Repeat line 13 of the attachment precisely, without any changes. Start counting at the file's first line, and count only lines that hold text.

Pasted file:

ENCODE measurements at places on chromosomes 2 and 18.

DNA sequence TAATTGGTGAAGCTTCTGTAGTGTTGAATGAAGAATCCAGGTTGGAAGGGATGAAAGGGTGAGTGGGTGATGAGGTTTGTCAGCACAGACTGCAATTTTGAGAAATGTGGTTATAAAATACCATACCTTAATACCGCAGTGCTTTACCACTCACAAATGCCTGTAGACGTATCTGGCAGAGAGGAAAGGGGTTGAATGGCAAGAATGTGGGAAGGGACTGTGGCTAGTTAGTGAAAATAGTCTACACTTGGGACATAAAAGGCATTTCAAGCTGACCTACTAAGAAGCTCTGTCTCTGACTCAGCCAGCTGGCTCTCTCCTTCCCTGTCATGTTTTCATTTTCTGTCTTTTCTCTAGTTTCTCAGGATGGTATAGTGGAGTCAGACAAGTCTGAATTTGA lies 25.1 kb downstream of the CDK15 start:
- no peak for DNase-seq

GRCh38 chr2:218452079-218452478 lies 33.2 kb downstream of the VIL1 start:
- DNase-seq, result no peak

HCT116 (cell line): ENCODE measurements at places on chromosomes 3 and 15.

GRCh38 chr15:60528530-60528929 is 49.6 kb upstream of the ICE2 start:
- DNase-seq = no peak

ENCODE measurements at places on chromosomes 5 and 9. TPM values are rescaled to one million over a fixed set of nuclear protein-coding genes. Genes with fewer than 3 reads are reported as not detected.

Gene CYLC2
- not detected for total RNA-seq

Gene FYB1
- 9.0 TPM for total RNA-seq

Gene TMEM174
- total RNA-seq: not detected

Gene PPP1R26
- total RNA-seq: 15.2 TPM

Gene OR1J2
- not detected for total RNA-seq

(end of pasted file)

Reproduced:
- 9.0 TPM for total RNA-seq